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Five Minutes Of... Minecraft
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Five Minutes Of... Minecraft


October 21, 2010 Article Start Previous Page 2 of 3 Next
 

Now -- with no NPC, with no dialogue pop-up -- the game has given you your first mission. Find shelter. Survive the night. And so, with new resolve, I set about building a house. I was still too green in the ways of Minecraft to watch the sun to gauge the time, so I squandered too much of the day collecting timber and earth. It was already dusk by the time I started to build.

It should have been simple -- walls two blocks high and a flat roof, but it quickly proved tricky. Two blocks high means you can't reach to attach the roof. One block high means you don't fit in. Quickly now -- the sun melting into a broad glow on the horizon -- build a step, start the roof, jump back down, complete the ridge. Move inside and use your last two blocks to complete the house and tuck myself into safe, impregnable...

Blackness. Not the absence of light but a drowning depth of ink. However dark it is outside is nothing to what I've just made in here. Is it even fully dark outside yet? Maybe I've got time to....but now there's a noise. Some sort of...rattle. A groan. A snuffling, snorting, pressing sort of noise. In the dark. Outside. Outside? Outside. Surely outside.

I realize now that not only do I now know what these monsters look like, I don't know what rules they obey. What game laws -- or even what natural laws.

The snuffling outside is constant now. Can they dig, whatever they are? My hurried house is only made of earth. Why didn't I make the effort to use wood? Unless they can breathe fire, of course.

I feel like all three of the little pigs at once, beset by huffing and puffing and flaming hunger. Whatever it is out there sounds eager to feed.

I hunker back in the dark, trying to get away from the noise but afraid of losing by bearings in the blackness. It's a long time since I've met this in a game: the unknown. No tutorial has told me how to handle this threat. No preview has shown me concept art of it. No genre convention can give me my bearings. It could be anything out there. It could do anything. All I can do is cower in my ramshackle mausoleum and wait for light.

Will it go away at dawn, I wonder? Will it go away ever? Is it an it, or a them? I'm not sure which is scarier, for there to be more than one of it, or for there to be one single thing that could make making all those noises at once. Whatever is out there seems unrelenting -- energetic and tireless.

So tireless, in fact, that the terror is starting to wear off. The noise is familiar now. I don't understand it still, but at least I know it. I'm starting to tune it out. The noise fades from my mind, my screen stays resolutely black. How will I even know when it gets light? What am I going to do between now and then? Maybe I could knock a roof block loose?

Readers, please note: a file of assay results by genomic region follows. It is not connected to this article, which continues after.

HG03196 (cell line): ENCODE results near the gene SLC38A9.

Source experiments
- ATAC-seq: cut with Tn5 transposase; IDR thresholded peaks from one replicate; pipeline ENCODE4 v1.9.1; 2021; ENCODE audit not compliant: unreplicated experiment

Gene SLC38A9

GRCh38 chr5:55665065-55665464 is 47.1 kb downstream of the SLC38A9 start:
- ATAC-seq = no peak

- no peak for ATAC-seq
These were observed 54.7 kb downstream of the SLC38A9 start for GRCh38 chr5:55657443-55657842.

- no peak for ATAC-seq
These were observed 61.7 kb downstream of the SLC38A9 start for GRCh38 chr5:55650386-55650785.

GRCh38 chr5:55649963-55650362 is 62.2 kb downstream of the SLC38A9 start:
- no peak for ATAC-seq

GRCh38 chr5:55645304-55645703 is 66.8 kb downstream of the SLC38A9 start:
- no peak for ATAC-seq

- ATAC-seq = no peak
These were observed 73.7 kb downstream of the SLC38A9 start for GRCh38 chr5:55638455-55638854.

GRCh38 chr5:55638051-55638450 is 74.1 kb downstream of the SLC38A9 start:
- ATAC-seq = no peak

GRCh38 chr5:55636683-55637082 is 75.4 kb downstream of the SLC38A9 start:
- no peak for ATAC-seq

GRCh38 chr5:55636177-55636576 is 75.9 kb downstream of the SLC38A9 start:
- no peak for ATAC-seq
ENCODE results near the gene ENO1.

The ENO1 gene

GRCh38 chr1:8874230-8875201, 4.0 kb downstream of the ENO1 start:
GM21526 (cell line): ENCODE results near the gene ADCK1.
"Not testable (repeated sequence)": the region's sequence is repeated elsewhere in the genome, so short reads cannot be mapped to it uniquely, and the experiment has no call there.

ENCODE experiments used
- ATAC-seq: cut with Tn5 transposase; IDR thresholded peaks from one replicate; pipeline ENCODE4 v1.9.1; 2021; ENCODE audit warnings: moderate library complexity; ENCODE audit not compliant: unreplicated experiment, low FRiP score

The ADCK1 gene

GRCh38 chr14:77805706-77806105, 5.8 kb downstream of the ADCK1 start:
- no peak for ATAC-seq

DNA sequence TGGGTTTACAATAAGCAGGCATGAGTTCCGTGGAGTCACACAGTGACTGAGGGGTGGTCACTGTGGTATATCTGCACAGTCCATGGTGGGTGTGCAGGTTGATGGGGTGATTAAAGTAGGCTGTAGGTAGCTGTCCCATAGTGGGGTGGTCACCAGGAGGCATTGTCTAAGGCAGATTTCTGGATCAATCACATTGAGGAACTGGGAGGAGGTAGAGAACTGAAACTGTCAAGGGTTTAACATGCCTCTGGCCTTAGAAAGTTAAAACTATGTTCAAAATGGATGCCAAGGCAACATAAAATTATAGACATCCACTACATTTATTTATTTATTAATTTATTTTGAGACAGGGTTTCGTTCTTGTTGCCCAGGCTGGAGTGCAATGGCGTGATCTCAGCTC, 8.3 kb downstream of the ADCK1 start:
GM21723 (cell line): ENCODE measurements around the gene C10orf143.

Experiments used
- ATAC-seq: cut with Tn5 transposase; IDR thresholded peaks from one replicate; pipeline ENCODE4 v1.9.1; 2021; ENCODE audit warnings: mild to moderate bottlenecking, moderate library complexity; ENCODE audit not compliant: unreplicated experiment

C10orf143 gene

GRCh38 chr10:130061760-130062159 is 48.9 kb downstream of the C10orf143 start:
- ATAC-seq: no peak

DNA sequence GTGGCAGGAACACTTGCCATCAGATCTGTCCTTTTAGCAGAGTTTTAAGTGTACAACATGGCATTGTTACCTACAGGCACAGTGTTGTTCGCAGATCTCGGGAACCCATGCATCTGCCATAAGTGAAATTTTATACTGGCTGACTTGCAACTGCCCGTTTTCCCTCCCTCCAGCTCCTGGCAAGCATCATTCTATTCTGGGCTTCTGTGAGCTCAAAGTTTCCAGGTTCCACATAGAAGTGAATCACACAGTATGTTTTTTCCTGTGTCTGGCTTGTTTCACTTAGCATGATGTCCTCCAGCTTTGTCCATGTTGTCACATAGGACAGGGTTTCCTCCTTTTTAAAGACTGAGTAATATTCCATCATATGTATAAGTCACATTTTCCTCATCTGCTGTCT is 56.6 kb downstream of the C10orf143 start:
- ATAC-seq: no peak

My left-mouse-button-finger is getting itchy, and I realize just in time that my two greatest enemies have just arrived: boredom and curiosity. No quicker way of getting killed then succumbing to their charms. With a little smug nod I settle back in my chair. I'm not falling for that.

HIT BEING HIT DAMAGE WHAT IS THAT HELP HIT HIT HIT WHERE HIT. Three hearts have gone. There's something. I'm taking damage. I'm hitting flailing spinning hitting. No idea what's out there. In here. No idea how dangerous it is. No idea if I'm hitting it or if it's still hitting me. Massive adrenalin spike.

Eventually I realize I'm still alive and stop fighting. My health is down but the damage has stopped. Whatever it was, I must have killed it. I'd feel proud, but now I'm just terrified. What was it? How did it get in? Did it spawn inside my house? Can they do that? Are there more?

Tense, I wait and wait and wait. Is it day yet? What if I've already missed it? I try to think how long my first day lasted. I've lost my sense of time as well as my bearings in the fight. I turn, trying to get oriented. I can't. I turn again and move and catch a flash of something tiny. Something white. Something light. Something square.

I stare at it and it gets whiter. And as it gets whiter, I start to see more. Eventually, the geometry resolves. The white square is the sky. A tiny square of sky. It's tiny because it's far away. And it's far away because I'm at the bottom of a 30 foot mine-shaft I accidentally dug when I was flailing at the night fiend. I'd be embarrassed if I wasn't so busy being jubilant. I survived. If I did it once I can do it again. I've earned my place in this world.


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